We have come to hate unions and government officials for all their make work and pork barrels they roll about (what the fuck is a “pork barrel”? can’t we just grow up from the days of Nast and say “waste of money”?), the “closed shop floors,” the grades and scales that determine which worker can touch what wire in what area, and that imagined aparatchaki who has neither title nor job duties and sits at that imagined desk reading the hypothetical newspaper, waiting for a paycheque of taxpayers money. We have come to resent anything close to what people in my grandfather’s day called “job security” which is strange since few of have any security in a work-at-will environment and some of the hallmarks of our employment such as fire doors and sick time was won not through the largesse of job creators but in blood and bullets of red necks and Piketon guards oh so many not that many decades ago. And here, in this hatred of make-work projects toil the Knowledge Workers, who are caught in the trap of the designer, the need to perpetuate their position by countless releases, upgrades, redesigns, and changes that ensure they will continue to tinker away and retain the right to pay with coin their many debt obligations.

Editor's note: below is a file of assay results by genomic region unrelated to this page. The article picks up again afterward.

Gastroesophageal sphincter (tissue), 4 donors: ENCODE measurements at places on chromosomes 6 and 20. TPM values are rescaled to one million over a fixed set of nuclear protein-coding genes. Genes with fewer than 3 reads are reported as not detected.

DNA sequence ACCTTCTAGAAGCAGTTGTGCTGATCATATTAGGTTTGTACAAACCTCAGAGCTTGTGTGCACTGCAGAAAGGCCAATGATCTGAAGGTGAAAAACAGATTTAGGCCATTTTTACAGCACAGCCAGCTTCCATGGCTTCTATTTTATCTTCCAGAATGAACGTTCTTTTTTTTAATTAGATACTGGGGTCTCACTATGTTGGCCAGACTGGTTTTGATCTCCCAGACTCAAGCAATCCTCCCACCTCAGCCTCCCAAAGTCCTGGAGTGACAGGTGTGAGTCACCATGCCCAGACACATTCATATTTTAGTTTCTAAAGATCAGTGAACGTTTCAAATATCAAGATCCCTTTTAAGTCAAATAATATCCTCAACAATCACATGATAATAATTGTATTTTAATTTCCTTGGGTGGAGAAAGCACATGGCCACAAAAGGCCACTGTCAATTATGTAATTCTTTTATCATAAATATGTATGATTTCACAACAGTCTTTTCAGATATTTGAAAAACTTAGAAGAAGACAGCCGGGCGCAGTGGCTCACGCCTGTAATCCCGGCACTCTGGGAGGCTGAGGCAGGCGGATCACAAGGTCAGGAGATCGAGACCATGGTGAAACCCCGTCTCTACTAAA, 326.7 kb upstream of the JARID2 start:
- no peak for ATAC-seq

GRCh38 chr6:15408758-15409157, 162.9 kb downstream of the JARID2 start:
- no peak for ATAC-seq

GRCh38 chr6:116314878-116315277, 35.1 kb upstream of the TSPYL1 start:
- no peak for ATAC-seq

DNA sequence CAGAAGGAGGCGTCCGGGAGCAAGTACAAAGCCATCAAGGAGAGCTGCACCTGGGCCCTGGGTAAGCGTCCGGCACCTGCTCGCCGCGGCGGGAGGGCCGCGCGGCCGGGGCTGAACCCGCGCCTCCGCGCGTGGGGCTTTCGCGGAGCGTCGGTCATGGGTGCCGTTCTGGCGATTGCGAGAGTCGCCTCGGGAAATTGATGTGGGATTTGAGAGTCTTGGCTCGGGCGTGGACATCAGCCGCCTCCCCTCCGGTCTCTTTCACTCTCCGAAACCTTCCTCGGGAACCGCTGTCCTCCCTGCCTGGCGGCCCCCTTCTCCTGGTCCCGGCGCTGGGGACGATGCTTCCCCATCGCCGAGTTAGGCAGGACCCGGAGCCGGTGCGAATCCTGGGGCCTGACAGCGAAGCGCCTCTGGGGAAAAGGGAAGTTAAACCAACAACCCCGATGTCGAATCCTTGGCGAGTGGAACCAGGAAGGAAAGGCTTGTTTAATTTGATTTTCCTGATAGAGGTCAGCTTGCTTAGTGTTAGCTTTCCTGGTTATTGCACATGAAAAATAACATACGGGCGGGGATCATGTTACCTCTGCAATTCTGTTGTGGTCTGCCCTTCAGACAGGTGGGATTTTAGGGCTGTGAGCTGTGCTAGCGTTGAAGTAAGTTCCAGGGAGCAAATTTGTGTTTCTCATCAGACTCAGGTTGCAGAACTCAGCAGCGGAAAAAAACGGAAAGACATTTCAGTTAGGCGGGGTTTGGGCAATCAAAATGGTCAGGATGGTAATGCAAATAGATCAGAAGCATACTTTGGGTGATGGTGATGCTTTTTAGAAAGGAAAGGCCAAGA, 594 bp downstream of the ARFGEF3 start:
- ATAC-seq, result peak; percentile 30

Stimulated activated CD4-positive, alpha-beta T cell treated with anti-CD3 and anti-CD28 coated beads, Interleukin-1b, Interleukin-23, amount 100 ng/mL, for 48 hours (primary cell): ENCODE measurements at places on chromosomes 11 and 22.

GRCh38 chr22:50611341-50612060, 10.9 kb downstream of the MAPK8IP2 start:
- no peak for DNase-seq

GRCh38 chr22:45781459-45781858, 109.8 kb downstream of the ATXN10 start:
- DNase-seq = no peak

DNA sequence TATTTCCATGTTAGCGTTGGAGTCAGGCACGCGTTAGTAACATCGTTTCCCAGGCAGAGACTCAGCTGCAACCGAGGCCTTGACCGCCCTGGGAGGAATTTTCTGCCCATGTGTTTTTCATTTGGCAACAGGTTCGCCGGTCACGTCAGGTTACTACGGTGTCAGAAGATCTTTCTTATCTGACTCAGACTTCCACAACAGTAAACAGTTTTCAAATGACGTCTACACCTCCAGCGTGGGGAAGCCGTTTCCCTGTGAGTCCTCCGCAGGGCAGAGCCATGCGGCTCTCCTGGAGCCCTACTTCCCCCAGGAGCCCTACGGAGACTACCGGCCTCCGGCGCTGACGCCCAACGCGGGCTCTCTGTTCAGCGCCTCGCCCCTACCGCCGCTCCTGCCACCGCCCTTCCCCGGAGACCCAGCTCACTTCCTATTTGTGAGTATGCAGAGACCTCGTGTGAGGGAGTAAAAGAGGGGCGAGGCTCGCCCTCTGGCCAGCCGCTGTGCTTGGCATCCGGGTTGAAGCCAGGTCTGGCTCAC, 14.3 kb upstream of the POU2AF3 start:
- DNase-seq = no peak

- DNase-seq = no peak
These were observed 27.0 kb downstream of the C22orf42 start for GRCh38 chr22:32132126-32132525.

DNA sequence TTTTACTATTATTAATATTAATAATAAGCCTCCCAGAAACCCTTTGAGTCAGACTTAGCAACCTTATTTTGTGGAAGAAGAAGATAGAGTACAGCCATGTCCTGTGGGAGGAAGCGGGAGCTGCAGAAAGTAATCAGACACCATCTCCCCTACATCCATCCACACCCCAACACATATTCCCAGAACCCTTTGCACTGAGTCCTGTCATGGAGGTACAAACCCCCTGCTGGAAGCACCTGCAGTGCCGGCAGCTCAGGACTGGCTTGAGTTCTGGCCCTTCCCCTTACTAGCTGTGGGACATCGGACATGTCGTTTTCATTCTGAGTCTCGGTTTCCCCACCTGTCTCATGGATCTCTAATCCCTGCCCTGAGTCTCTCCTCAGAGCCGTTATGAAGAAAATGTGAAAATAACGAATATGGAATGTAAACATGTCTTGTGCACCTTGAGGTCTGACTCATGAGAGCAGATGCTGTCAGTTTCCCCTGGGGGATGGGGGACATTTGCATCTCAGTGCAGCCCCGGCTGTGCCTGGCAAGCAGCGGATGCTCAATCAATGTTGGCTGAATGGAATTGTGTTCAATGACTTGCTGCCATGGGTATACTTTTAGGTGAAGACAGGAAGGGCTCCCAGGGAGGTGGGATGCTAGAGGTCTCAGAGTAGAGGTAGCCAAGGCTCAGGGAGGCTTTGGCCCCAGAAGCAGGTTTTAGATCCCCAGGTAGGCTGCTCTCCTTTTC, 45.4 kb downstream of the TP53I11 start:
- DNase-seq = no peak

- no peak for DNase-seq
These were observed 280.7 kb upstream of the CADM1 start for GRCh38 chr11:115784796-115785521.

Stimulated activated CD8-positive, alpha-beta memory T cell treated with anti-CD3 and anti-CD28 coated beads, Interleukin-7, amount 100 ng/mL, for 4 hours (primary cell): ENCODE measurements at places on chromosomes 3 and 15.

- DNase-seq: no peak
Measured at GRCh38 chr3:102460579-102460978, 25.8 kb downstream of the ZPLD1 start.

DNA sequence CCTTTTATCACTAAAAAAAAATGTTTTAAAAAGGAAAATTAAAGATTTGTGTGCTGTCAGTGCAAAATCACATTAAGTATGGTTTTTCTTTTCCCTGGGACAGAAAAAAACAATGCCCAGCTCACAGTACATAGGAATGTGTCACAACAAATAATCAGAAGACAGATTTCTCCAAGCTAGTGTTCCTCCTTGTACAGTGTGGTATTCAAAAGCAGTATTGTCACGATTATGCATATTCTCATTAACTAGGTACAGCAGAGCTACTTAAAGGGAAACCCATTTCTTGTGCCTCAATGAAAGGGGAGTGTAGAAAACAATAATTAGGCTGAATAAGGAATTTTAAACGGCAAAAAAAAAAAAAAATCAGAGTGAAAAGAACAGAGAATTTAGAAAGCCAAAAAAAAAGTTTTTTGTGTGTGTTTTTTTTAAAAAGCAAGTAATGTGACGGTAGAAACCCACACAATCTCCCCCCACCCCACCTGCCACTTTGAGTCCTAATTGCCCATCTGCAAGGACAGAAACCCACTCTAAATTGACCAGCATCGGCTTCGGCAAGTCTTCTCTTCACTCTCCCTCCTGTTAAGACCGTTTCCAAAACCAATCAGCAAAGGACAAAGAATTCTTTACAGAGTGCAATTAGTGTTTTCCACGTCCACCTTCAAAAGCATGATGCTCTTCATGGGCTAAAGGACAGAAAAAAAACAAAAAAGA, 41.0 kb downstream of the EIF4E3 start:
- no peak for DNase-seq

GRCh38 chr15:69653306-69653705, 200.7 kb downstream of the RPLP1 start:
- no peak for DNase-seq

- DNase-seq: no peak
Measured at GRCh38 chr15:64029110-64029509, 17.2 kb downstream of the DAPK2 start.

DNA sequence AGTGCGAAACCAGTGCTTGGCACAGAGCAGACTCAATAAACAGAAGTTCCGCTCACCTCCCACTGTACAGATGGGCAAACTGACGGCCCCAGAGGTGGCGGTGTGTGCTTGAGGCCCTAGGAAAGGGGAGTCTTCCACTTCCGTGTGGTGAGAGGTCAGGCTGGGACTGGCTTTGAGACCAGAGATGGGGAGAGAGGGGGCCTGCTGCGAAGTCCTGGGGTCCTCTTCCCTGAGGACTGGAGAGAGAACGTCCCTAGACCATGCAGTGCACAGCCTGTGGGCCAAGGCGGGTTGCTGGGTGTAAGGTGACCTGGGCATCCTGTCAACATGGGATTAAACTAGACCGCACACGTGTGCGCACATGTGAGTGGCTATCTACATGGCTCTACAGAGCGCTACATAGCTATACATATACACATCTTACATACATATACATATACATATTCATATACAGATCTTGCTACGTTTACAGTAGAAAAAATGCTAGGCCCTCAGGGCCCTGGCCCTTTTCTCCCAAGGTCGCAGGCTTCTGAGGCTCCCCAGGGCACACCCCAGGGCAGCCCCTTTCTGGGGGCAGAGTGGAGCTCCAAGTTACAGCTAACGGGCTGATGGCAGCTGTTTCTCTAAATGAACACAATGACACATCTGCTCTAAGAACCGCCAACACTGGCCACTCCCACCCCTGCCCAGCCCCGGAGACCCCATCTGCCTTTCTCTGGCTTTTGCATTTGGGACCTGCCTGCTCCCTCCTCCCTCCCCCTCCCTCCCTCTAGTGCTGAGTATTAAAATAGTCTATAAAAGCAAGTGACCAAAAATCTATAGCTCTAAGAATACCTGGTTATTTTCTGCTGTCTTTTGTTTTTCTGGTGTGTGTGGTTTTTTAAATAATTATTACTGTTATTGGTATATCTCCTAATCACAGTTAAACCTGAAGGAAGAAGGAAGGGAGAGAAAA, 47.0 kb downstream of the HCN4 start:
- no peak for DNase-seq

Why are there so many updates to software? Why do so many websites (wordpress not immune) change, alter, redesign, re-release, re-fucktitude their websites in a way that keeps you searching for that “send” button time and again? Perhaps functionality, perhaps an inability to plan ahead, perhaps the inability to fund a product from conception to an actual working model before fostering it on the gullible public, but it seems that more of our Knowledge Workers seem more in the business of creating upgrades and constant “tweeks” to keep themselves in gainful activity. These color changes, these redesigns don’t add additional value. This isn’t moving from the Bronze Age to the Iron Age, this is piddling fiddling with digital nada to perpetuate whatever asshole company they work for.
Which, considering the companies that launch and are assigned value, it isn’t surprising the workforce of the future is setting itself up for a strange Soviet experience. Company after company seems to be launched that makes nothing but… social media, networks, and delivers content, so much so that often this blogger wonders if it is again 1998. Companies like Foursquare™ have inane b-plans and mange to sign up the willing masses of asses to do vague digital fingering (think DHCP or DNS) rather than delivering a three dimensional actual usable functional thing. Foursquare™ is known, has a brand, burns over two millions a month yet made only two millions in revenue last year, making people wonder how long before they burn through the cash and making this blogger wonder…. Where the hell can I get investors to toss money my way….